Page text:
written by Stephanie Caredes CTA *
Once upon a time, it was clear what the tax rate was that applied to a company. There was only one rate that could apply and that was it. Along came the two-tiered corporate tax rate system in the 2016 income year, the idea being that small business companies should get a lower tax rate of 28.5% instead of the usual 30%.
That was all very well until the plan changed again and it was decided that small business companies should get a rate of 27.5%, with the eligibility turnover planned to increase progressively until all companies, whatever their size, could access the lower rate.
With this change came the introduction of a new term, a ‘base rate entity’, into the Income Tax Rates Act 1986 (Cth) (Rates Act) which is used to determine which companies can access the lower company tax rate of 27.5%. At the time of writing, the term ‘base rate entity’ is defined in the law as:
Section 23AA Meaning of base rate entity
An entity is a base rate entity for a year of income if:
(a) it carries on a business (within the meaning of the Income Tax Assessment Act 1997) in the year of income; and
(b) its aggregated turnover (within the meaning of that Act) for the year of income, worked out as at the end of that year, is less than $25 million.
Suddenly, the term ‘carries on a business’ is pushed into the foreground. It is worth noting that, to determine whether a company was eligible to access the 28.5% company tax rate in the 2016 year, the company had to qualify as a ‘small business entity’ per s 23(2) Rates Act.
Perhaps it is worth mentioning at this point in time that the definition of ‘small business entity’ contained in s 328-110 of the Income Tax Assessment Act 1997 (Cth) also turns on the expression ‘carry on a business’, though we seem to have conveniently skipped over that until now.
While the first indication of the ATO’s views of what it means to ‘carry on business’ is contained in footnote 3 to TR 2017/D2 (a ruling about the central management and control of foreign resident companies), this certainly wasn’t enough guidance to assist small business owners to determine whether they could apply the lower company tax rate to their company.
Notably, the footnote also pertains to the expression ‘carry on business’ and not ‘carry on a business’.
And so ensued a lengthy discussion with the ATO about what it means to ‘carry on a business’ for the purpose of the expression in s 23AA. This has resulted in the release of TR 2017/D7.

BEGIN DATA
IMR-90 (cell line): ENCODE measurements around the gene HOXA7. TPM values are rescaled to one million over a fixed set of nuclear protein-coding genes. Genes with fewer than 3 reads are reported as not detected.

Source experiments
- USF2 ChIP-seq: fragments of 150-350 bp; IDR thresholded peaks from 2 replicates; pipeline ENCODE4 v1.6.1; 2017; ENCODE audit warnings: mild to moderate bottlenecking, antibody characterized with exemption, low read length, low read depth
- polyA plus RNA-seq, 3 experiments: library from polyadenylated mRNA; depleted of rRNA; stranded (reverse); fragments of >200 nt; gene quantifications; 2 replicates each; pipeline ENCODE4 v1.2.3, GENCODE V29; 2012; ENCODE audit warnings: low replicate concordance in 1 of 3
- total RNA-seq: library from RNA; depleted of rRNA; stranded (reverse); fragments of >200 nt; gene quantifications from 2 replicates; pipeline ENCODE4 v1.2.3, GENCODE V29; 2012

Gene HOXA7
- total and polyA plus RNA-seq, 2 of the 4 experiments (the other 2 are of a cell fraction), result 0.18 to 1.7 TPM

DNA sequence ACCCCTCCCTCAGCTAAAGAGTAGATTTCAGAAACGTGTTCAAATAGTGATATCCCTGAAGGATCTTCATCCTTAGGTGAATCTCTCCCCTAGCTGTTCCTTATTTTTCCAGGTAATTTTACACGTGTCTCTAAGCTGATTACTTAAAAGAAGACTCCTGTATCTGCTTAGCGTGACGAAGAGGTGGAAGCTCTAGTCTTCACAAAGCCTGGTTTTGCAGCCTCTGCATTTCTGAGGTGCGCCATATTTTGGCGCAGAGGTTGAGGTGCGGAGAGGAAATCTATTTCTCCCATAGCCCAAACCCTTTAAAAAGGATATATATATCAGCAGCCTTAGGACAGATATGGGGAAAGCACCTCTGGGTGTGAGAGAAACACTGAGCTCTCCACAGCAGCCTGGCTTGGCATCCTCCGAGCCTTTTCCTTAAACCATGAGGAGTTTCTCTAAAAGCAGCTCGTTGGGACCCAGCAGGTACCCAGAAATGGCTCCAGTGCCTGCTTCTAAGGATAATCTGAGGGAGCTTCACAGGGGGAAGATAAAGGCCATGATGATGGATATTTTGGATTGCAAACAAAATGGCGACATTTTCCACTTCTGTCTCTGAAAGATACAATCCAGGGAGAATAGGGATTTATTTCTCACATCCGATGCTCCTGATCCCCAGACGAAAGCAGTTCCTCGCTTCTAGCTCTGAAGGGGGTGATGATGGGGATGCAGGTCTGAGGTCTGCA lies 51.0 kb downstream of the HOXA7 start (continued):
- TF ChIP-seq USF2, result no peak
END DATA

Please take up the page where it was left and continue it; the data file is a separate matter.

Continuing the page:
The Tax Institute has formed the view that to determine when a company is carrying on a business is a question of fact and requires an inquiry into the facts and circumstances of the particular company in question.
The focus should be on the nature of the activities being carried on by the entity, including the passivity of the activities being undertaken. The chosen structure of the entity, whether a company, individual or some other structure, should not unduly influence the determination of whether the entity is carrying on a business.
In September, the government released for consultation the Treasury Laws Amendment (Enterprise Tax Plan Base Rate Entities) Bill 2017 exposure draft.
This exposure draft aimed to implement the government’s intended policy that only companies deriving income actively, and not passively, should be able to access the lower company tax rate. The exposure draft and associated explanatory memorandum did not discuss what it means when a company is carrying on a business. This was deliberately left open for the ATO to interpret.
On 18 October 2017, the Bill was tabled in parliament. It now removes the ‘carrying on a business’ requirement from the ‘base rate entity’ definition altogether and replaces it with a ‘bright line’ test that puts a ceiling on the amount of passive income a company can derive before it can access the lower corporate tax rate. While, on its face, it looks like the problem is solved, at least for the 2018 income year onwards , it implies that a company that receives only royalty or rental income is deriving only passive income even if, for example, it owns and actively manages a multitude of properties or is in the business of software development. The question arises: is the problem really solved or has it just been kicked down the road?
At the time of writing, The Tax Institute had not yet had the opportunity to form its view on the ATO’s draft guidance in detail. We are consulting with members. However, you can be sure about how we are likely to approach the issue — that it simply is not enough to assume that, just because there is a company structure in place, the company is in fact carrying on a business. It will almost always come back to the activities it is carrying out.
1. The ‘carrying on a business’ requirement remains relevant for the 2016 and 2017 income years.
* Stephanie Caredes is The Tax Institute’s Tax Counsel. This article was first published in the November 2017 issue of the Institute’s member-only Taxation in Australia journal.